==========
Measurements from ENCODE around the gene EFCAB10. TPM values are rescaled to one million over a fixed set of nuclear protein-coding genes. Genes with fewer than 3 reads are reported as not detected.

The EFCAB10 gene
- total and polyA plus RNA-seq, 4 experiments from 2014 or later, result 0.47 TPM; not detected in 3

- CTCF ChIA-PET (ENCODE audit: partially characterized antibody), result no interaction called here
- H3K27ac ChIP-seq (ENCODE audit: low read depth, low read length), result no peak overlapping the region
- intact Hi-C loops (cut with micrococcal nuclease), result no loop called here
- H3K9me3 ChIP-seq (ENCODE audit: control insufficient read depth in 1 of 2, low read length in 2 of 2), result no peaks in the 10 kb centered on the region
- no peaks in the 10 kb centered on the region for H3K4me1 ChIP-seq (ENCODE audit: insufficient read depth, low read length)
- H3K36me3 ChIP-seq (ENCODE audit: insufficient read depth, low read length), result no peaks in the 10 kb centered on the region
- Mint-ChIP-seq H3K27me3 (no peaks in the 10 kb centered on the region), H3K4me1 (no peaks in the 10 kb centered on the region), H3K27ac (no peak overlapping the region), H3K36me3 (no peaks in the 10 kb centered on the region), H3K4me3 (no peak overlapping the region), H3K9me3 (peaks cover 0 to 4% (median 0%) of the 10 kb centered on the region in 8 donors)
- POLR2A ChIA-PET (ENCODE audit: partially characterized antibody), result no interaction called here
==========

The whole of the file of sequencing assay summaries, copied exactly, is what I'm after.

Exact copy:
Measurements from ENCODE around the gene EFCAB10. TPM values are rescaled to one million over a fixed set of nuclear protein-coding genes. Genes with fewer than 3 reads are reported as not detected.

The EFCAB10 gene
- total and polyA plus RNA-seq, 4 experiments from 2014 or later, result 0.47 TPM; not detected in 3

- CTCF ChIA-PET (ENCODE audit: partially characterized antibody), result no interaction called here
- H3K27ac ChIP-seq (ENCODE audit: low read depth, low read length), result no peak overlapping the region
- intact Hi-C loops (cut with micrococcal nuclease), result no loop called here
- H3K9me3 ChIP-seq (ENCODE audit: control insufficient read depth in 1 of 2, low read length in 2 of 2), result no peaks in the 10 kb centered on the region
- no peaks in the 10 kb centered on the region for H3K4me1 ChIP-seq (ENCODE audit: insufficient read depth, low read length)
- H3K36me3 ChIP-seq (ENCODE audit: insufficient read depth, low read length), result no peaks in the 10 kb centered on the region
- Mint-ChIP-seq H3K27me3 (no peaks in the 10 kb centered on the region), H3K4me1 (no peaks in the 10 kb centered on the region), H3K27ac (no peak overlapping the region), H3K36me3 (no peaks in the 10 kb centered on the region), H3K4me3 (no peak overlapping the region), H3K9me3 (peaks cover 0 to 4% (median 0%) of the 10 kb centered on the region in 8 donors)
- POLR2A ChIA-PET (ENCODE audit: partially characterized antibody), result no interaction called here